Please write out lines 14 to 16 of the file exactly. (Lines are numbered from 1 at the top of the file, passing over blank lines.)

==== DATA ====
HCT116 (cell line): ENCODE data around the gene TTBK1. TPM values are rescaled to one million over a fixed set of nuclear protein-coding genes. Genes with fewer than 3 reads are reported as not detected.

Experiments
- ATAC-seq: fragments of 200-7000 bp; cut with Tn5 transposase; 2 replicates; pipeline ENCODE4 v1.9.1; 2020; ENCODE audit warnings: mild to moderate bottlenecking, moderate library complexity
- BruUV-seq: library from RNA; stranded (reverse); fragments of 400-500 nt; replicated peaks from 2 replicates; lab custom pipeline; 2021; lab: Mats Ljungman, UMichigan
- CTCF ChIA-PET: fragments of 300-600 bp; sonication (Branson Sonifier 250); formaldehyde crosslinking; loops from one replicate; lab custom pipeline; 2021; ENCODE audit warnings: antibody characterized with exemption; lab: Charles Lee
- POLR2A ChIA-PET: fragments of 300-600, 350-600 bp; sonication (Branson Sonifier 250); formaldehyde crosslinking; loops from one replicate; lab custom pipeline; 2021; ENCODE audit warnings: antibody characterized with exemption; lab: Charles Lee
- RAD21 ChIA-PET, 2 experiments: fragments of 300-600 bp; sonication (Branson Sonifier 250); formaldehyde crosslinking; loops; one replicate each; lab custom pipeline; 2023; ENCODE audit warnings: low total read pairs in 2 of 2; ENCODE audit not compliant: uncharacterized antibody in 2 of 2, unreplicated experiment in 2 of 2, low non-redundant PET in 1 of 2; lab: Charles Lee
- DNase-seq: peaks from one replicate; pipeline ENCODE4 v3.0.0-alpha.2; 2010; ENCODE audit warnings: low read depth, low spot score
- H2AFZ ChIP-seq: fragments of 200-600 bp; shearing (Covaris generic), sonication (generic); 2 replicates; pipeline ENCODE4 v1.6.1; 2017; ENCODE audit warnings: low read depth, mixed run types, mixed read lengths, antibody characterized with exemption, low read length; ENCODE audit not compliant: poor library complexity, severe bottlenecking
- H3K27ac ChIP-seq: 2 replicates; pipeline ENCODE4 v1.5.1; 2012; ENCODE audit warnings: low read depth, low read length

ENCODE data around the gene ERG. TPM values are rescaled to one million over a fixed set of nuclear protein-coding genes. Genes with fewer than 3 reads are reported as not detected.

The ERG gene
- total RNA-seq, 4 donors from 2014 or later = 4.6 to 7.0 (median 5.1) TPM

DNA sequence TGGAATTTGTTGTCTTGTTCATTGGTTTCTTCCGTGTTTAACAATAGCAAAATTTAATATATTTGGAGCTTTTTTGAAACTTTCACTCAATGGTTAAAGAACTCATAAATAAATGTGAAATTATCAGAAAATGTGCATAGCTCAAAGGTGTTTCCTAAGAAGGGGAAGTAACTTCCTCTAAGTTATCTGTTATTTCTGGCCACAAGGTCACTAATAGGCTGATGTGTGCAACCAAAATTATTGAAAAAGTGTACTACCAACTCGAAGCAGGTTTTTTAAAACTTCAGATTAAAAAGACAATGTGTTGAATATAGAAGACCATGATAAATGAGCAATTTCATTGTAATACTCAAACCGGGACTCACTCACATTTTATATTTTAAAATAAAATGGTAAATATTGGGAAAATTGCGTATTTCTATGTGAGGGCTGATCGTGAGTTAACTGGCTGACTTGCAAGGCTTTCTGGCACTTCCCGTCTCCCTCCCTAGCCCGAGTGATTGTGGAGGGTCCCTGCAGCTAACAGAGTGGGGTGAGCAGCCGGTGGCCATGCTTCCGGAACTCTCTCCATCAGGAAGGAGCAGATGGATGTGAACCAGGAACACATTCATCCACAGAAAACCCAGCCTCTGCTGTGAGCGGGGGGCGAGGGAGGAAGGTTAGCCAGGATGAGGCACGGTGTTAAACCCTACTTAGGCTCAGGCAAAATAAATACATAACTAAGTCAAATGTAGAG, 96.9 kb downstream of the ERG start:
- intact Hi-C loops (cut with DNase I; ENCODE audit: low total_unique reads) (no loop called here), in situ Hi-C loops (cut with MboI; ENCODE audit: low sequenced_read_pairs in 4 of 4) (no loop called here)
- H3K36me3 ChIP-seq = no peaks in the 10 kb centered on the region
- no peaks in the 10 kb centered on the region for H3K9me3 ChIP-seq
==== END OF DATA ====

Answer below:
DNA sequence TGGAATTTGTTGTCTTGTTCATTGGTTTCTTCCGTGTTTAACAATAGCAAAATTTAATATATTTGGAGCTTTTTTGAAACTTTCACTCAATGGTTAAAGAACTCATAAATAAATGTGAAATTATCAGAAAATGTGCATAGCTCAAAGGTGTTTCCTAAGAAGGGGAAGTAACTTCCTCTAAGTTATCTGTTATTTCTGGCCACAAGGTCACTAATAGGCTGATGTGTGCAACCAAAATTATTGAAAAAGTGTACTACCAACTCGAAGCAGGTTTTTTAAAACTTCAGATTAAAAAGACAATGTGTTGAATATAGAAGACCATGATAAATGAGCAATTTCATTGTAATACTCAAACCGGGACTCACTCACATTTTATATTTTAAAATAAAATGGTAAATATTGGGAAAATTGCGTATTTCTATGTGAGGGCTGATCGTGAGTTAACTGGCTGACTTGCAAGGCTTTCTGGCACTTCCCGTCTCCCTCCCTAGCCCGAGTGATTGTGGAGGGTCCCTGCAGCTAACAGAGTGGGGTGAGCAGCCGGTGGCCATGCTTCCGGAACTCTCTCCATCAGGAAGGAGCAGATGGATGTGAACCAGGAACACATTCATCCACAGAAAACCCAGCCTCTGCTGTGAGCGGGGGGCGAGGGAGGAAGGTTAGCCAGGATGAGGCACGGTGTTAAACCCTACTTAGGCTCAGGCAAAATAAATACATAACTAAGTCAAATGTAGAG, 96.9 kb downstream of the ERG start:
- intact Hi-C loops (cut with DNase I; ENCODE audit: low total_unique reads) (no loop called here), in situ Hi-C loops (cut with MboI; ENCODE audit: low sequenced_read_pairs in 4 of 4) (no loop called here)
- H3K36me3 ChIP-seq = no peaks in the 10 kb centered on the region